So if life got started on Mars first, and it got blasted off the planet in a meteorite impact, then some hardy microbes could have been carried here to Earth. And, if that’s true, then Ray Bradbury’s final scene in “Martian Chronicles” is more prophetic than he may have thought when he wrote it back in 1950.   But, instead of finding those humanoid Martians staring at their own faces in a canal on Mars, all we have to do is look in the mirror in our homes here on Earth.

Of course, there’s a lot of work to do to prove this hypothesis, but I find it kind of poetic and interesting.  We — you, me, Mr. Chavez — all the people on Earth — really COULD be Martians, and here all along we’ve been yearning to explore that RedPlanet so far away. And, we’re using technology that is the fruit of the capitalism that Mr. Chavez regularly decries on TV, radio, and the Internet — ironically enough, media methods that also depend more on capitalist investment than he might feel comfortable with.

But there you go. Astronomy and planetary science lead one down some interesting paths, and not always scientific ones.  I think it’s rather interesting that even though his politics aren’t the same as mine, Mr. Chavez has an awareness of Mars and its past and future.  I wonder if he stargazes, too?


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  1. [...] Collins Petersen, AKA The Spacewriter, gives us her wide-ranging thoughts on skygazing, life on Mars and Hugo Chavez. That life on Earth [...]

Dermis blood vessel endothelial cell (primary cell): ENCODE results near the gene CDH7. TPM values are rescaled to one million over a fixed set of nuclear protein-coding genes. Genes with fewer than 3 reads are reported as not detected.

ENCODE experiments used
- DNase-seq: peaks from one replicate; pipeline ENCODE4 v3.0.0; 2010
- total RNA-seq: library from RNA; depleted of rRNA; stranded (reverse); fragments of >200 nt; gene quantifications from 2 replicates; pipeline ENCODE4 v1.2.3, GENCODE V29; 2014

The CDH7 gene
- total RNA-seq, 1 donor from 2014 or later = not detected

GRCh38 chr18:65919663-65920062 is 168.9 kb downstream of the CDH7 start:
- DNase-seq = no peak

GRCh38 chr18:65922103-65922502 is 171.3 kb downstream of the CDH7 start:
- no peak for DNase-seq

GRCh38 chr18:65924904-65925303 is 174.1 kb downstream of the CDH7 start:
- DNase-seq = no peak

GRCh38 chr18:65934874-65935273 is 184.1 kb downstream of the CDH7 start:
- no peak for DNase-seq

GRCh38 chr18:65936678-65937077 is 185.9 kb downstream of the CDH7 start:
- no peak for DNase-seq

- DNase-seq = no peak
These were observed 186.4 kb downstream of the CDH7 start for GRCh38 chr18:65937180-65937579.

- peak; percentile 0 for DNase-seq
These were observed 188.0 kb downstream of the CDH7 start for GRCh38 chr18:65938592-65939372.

Pingback by Carnival of Space 188 — March 28, 2011 #

  2. I believe the Martian Connection (Mars-Earth transpermia) could have been much more alluring before. Then people had crustal cooling times in 100s of My AFAIK, or maybe the Last Heavy Bombardment was seen as the likely start of a habitable inner planet. While at the same time non-enzymatic biochemistry was supposed to be agonizingly slow. It may have seemed that an early start on the smaller Mars was a better bet.

    Not that I’m an expert, but IIRC I have seen papers discussing possible and/or likely crustal cooling times in 10s or 1s of My. And some LHB papers has life modeled as a plague, you can’t really get rid of it once it has started.

    At the same time appreciation of hydrothermal vent chemistry has happened. And now there is a paper that shows that biochemistry around boiling temperatures are sped up much more than traditional chemistry thought so can happen in 10s of years, not 100s or 1000s of My.

    Figuring in the larger area of Earth and the likelihood of abiogenesis as a local event, Earth and Mars cooling at the same time would have life appear on Earth before Mars. Adding in crustal cooling times, impactor rates and travel times, it isn’t obvious (to this layman) which alternative is the likeliest even before admitting that much of these figures are poorly constrained. Meanwhile parsimony would have life started here, because it is observed here.

    Comment by Torbjorn Larsson, OM — March 29, 2011 #

  3. You raise some very good issues, and I doubt that this question will be answered satisfactorily until we can get a LOT of location samples from Mars. However, parsimony (aka Occam’s Razor) does seem to point to considering that it started here since we observe it here, but that seems like circular reasoning. There’s nothing to say it didn’t start elsewhere and take root here — and that would also support the spirit of your reasoning. Occam’s Razor doesn’t preclude the “life began elsewhere and migrated here” idea. It simply asks that we consider the simpler alternatives first before venturing out to the “wilder” ideas.

    Comment by ccp — March 29, 2011 #

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Image of Horsehead Nebula: T.A.Rector (NOAO/AURA/NSF) and Hubble Heritage Team (STScI/AURA/NASA)